George Orwell

The event that Orwell described in his diary above is also related, in a slightly changed form, in The Road to Wigan Pier. Orwell’s diary entries from 31st January 1936 to 25th March 1936 record his experiences researching the book, which was first published in 1937. He spent these couple of months in 1936 travelling around the poverty-stricken industrial areas in the North of England, staying in cheap lodging houses and with working-class families, to see the conditions in which people were living and working. Orwell witnesses the gruelling and invaluable  – and yet scarcely valued – work that the coal miner does and comes to admire him more than any other man. What starts as an insight into extreme poverty becomes a tract against the iniquities of the British class system, before evolving into an essay in support of beleaguered Socialism. In its own way it is as political as Homage to Catalonia, but without all the acronyms.

It is interesting to hear and read The Road to Wigan Pier retrospectively, as some of Orwell’s descriptions foreshadow changes – not always for the better – in British society, while other fears have thankfully not come to fruition. The roots of Nineteen-Eighty-Four are clear in his fears over the possible rise of Fascism. Orwell is afraid that words are “feeble things,” ill-suited to adequately convey the misery he witnesses, but his words and Jeremy Northam’s voice together are very powerful indeed.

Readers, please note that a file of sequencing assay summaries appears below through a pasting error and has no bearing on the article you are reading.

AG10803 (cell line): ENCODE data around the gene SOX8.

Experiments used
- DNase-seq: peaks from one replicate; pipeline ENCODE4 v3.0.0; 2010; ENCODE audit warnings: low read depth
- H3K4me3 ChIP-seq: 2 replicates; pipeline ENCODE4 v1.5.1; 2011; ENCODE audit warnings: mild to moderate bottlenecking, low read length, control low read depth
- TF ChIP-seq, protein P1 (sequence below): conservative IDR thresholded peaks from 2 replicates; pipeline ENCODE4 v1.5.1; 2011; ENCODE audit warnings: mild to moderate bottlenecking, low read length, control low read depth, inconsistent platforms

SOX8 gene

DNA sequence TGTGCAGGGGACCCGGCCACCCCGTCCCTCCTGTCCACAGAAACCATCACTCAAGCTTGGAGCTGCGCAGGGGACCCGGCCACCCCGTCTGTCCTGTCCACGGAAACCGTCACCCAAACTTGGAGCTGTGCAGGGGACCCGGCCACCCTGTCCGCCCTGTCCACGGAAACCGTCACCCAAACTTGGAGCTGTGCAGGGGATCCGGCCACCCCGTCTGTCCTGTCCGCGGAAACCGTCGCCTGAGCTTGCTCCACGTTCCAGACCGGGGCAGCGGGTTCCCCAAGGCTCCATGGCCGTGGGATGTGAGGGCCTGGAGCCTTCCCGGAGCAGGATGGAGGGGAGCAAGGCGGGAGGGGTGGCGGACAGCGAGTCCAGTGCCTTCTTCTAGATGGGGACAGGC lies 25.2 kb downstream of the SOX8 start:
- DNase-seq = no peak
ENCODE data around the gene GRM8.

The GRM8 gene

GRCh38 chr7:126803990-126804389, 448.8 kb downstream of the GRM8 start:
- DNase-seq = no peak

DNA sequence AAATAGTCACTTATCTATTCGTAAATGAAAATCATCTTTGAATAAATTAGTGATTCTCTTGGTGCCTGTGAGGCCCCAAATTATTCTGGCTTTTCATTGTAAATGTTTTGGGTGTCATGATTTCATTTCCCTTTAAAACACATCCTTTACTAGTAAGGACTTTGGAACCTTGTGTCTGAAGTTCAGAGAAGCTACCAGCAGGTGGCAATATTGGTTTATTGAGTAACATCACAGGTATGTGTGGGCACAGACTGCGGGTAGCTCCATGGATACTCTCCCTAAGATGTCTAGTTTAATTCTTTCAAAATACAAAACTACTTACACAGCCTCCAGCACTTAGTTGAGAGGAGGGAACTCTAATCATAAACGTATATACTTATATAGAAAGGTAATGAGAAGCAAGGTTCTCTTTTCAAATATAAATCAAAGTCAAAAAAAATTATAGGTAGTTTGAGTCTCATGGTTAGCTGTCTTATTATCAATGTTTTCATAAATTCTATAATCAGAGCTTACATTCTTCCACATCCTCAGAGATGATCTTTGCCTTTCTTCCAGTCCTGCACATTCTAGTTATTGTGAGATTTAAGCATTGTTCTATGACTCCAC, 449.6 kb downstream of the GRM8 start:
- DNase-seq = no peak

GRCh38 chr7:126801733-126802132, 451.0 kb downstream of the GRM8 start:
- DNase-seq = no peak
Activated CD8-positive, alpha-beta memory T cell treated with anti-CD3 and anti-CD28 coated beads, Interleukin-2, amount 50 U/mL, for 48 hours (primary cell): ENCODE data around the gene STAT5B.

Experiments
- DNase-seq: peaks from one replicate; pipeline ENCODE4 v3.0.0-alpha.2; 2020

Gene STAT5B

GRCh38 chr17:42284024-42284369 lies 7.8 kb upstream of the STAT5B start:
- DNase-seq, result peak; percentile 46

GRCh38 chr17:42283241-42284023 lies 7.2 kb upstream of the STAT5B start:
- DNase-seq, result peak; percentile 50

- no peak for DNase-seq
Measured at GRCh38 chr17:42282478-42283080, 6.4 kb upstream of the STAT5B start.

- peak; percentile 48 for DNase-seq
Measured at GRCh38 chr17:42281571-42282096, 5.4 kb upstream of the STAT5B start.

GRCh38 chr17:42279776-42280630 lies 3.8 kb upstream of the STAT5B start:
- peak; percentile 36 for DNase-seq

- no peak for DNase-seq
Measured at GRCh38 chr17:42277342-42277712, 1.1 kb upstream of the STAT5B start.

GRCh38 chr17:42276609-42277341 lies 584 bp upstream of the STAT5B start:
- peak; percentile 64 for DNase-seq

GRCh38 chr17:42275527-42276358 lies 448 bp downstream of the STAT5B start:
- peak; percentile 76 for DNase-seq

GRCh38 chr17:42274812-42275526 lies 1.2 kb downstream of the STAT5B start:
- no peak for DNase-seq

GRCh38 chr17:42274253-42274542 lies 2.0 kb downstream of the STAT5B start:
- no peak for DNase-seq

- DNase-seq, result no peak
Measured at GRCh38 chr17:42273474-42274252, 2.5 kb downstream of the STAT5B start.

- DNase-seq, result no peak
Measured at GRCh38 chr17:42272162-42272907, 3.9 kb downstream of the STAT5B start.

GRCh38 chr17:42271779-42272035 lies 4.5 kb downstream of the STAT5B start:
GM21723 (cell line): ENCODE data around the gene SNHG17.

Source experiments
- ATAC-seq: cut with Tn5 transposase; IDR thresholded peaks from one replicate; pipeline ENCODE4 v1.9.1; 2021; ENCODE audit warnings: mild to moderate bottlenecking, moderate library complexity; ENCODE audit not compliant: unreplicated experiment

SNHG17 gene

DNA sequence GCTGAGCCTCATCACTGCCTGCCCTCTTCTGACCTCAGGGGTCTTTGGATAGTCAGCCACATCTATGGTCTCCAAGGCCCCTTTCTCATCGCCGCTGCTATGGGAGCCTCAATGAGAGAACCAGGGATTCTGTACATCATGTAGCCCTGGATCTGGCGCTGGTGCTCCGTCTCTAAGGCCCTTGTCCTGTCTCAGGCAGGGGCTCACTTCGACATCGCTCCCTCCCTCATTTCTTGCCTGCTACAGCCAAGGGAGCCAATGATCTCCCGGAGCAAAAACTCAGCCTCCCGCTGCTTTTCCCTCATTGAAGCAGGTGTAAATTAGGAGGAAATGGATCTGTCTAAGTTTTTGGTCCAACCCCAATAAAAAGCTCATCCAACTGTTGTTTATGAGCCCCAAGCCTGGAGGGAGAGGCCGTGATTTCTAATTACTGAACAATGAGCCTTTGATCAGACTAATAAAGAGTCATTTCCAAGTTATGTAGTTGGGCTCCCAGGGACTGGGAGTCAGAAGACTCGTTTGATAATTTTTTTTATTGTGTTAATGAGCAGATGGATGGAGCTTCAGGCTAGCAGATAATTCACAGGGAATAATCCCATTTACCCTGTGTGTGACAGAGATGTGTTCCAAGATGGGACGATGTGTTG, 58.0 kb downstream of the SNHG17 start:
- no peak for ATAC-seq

Orwell finds that the road to Wigan Pier is paved with coal and disappointment. He responds to a critic who accuses him of vilifying humanity:

Mr Orwell was “set down” in Wigan for quite a while and it did not inspire him with any wish to vilify humanity.  He liked Wigan very much – the people, not the scenery.  Indeed, he has only one fault to find with it, and that is in respect of the celebrated Wigan Pier, which he had set his heart on seeing.  Alas! Wigan Pier has been demolished, and even the spot where it used to stand is no longer certain.